Nat Commun. 2023 Aug 21;14(1):5080. doi: 10.1038/s41467-023-40917-3.
Amyotrophic lateral sclerosis causes degeneration of motor neurons, resulting in progressive muscle weakness and impairment in motor function. Promising drug development efforts have accelerated in amyotrophic lateral sclerosis, but are constrained by a lack of objective, sensitive, and accessible outcome measures. Here we investigate the use of wearable sensors, worn on four limbs at home during natural behavior, to quantify motor function and disease progression in 376 individuals with amyotrophic lateral sclerosis. We use an analysis approach that automatically detects and characterizes submovements from passively collected accelerometer data and produces a machine-learned severity score for each limb that is independent of clinical ratings. We show that this approach produces scores that progress faster than the gold standard Amyotrophic Lateral Sclerosis Functional Rating Scale-Revised (-0.86 ± 0.70 SD/year versus -0.73 ± 0.74 SD/year), resulting in smaller clinical trial sample size estimates (N = 76 versus N = 121). This method offers an ecologically valid and scalable measure for potential use in amyotrophic lateral sclerosis trials and clinical care.
Cerebellum. 2023 Apr 28. doi: 10.1007/s12311-023-01559-9. Online ahead of print.
Oculomotor deficits are common in hereditary ataxia, but disproportionally neglected in clinical ataxia scales and as outcome measures for interventional trials. Quantitative assessment of oculomotor function has become increasingly available and thus applicable in multicenter trials and offers the opportunity to capture severity and progression of oculomotor impairment in a sensitive and reliable manner. In this consensus paper of the Ataxia Global Initiative Working Group On Digital Oculomotor Biomarkers, based on a systematic literature review, we propose harmonized methodology and measurement parameters for the quantitative assessment of oculomotor function in natural-history studies and clinical trials in hereditary ataxia. MEDLINE was searched for articles reporting on oculomotor/vestibular properties in ataxia patients and a study-tailored quality-assessment was performed. One-hundred-and-seventeen articles reporting on subjects with genetically confirmed (n=1134) or suspected hereditary ataxia (n=198), and degenerative ataxias with sporadic presentation (n=480) were included and subject to data extraction. Based on robust discrimination from controls, correlation with disease-severity, sensitivity to change, and feasibility in international multicenter settings as prerequisite for clinical trials, we prioritize a core-set of five eye-movement types: (i) pursuit eye movements, (ii) saccadic eye movements, (iii) fixation, (iv) eccentric gaze holding, and (v) rotational vestibulo-ocular reflex. We provide detailed guidelines for their acquisition, and recommendations on the quantitative parameters to extract. Limitations include low study quality, heterogeneity in patient populations, and lack of longitudinal studies. Standardization of quantitative oculomotor assessments will facilitate their implementation, interpretation, and validation in clinical trials, and ultimately advance our understanding of the evolution of oculomotor network dysfunction in hereditary ataxias.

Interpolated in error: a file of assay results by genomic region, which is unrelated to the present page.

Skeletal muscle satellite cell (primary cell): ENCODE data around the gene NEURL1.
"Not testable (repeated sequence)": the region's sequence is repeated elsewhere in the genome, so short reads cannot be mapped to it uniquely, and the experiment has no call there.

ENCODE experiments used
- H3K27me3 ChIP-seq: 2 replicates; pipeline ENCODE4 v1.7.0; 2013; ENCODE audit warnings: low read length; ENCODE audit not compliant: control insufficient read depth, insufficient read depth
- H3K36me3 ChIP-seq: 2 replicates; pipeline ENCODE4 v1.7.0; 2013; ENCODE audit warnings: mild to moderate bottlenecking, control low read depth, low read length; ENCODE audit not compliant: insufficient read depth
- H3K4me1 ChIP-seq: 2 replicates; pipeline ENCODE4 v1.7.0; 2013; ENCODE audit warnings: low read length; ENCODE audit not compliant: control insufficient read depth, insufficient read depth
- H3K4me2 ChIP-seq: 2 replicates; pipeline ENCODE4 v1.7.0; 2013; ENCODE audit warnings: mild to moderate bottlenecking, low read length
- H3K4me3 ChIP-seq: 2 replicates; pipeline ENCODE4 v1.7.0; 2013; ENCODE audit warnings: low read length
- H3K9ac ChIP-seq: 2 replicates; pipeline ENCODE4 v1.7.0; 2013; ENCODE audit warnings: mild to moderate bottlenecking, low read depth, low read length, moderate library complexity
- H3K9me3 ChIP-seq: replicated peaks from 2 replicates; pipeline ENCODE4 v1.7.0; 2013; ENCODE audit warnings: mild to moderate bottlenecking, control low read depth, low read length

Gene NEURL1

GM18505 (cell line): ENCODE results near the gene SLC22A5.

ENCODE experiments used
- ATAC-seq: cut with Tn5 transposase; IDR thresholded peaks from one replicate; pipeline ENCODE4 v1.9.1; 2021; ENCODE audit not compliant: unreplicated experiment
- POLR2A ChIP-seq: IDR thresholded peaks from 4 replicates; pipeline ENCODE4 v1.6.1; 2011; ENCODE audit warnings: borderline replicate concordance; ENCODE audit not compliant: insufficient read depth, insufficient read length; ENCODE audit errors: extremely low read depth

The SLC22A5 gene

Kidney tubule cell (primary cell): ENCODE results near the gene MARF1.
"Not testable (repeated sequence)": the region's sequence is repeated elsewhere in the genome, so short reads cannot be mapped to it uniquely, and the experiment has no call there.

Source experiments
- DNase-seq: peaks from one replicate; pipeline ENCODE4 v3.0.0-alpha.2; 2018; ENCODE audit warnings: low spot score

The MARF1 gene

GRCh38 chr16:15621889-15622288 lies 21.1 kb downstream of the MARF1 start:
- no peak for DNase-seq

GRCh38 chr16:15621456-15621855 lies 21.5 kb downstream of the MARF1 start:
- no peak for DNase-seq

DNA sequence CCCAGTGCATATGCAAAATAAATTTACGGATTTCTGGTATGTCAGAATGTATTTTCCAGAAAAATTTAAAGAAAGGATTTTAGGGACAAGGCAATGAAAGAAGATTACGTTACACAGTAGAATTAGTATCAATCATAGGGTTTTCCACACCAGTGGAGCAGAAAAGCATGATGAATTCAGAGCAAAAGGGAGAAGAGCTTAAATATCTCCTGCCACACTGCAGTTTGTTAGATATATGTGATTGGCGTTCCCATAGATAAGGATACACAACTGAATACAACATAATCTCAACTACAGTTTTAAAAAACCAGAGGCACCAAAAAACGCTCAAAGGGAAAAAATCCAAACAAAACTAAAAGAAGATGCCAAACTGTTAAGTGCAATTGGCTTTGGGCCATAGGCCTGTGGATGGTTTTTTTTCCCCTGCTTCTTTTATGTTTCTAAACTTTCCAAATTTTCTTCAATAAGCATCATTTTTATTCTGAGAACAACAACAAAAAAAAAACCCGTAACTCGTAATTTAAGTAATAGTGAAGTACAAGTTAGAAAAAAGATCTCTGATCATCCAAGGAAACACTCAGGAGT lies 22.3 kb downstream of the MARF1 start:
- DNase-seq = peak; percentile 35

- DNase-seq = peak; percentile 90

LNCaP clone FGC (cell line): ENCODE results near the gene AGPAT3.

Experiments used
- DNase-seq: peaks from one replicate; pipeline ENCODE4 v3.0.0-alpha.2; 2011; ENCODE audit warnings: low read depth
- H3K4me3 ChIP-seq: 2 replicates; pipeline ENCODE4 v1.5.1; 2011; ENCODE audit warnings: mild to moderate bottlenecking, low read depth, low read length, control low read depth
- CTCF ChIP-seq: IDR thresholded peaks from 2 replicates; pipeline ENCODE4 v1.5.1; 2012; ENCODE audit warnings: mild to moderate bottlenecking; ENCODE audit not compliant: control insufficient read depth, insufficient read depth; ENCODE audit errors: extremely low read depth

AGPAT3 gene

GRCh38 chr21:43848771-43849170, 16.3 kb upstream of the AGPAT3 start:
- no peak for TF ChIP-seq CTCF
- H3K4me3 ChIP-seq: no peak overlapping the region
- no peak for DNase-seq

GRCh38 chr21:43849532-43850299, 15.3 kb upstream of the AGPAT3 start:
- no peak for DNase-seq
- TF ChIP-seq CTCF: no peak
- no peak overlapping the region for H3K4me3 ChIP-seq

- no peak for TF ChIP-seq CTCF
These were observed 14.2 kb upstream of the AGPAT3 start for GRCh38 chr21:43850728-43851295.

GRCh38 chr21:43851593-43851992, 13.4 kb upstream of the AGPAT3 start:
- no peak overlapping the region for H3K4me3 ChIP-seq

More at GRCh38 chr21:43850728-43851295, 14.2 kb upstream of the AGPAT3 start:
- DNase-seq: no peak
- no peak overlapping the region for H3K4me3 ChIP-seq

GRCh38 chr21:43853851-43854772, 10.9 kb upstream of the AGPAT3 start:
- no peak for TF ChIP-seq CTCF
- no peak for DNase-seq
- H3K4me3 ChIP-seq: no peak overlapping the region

OBJECTIVE: Objective, sensitive, and meaningful disease assessments are critical to support clinical trials and clinical care. Speech changes are one of the earliest and most evident manifestations of cerebellar ataxias. The purpose of this work is to develop models that can accurately identify and quantify these abnormalities.
METHODS: We use deep learning models such as ResNet 18 , that take the time and frequency partial derivatives of the log-mel spectrogram representations of speech as input, to learn representations that capture the motor speech phenotype of cerebellar ataxia. We train classification models to separate patients with ataxia from healthy controls as well as regression models to estimate disease severity.
RESULTS: Our model was able to accurately distinguish healthy controls from individuals with ataxia, including ataxia participants with no detectable clinical deficits in speech. Furthermore the regression models produced accurate estimates of disease severity, were able to measure subclinical signs of ataxia, and captured disease progression over time in individuals with ataxia.
CONCLUSION: Deep learning models, trained on time and frequency partial derivatives of the speech signal, can detect sub-clinical speech changes in ataxias and sensitively measure disease change over time.
SIGNIFICANCE: Such models have the potential to assist with early detection of ataxia and to provide sensitive and low-burden assessment tools in support of clinical trials and neurological care.
Cerebellum. 2023 Apr 11. doi: 10.1007/s12311-023-01539-z. Online ahead of print.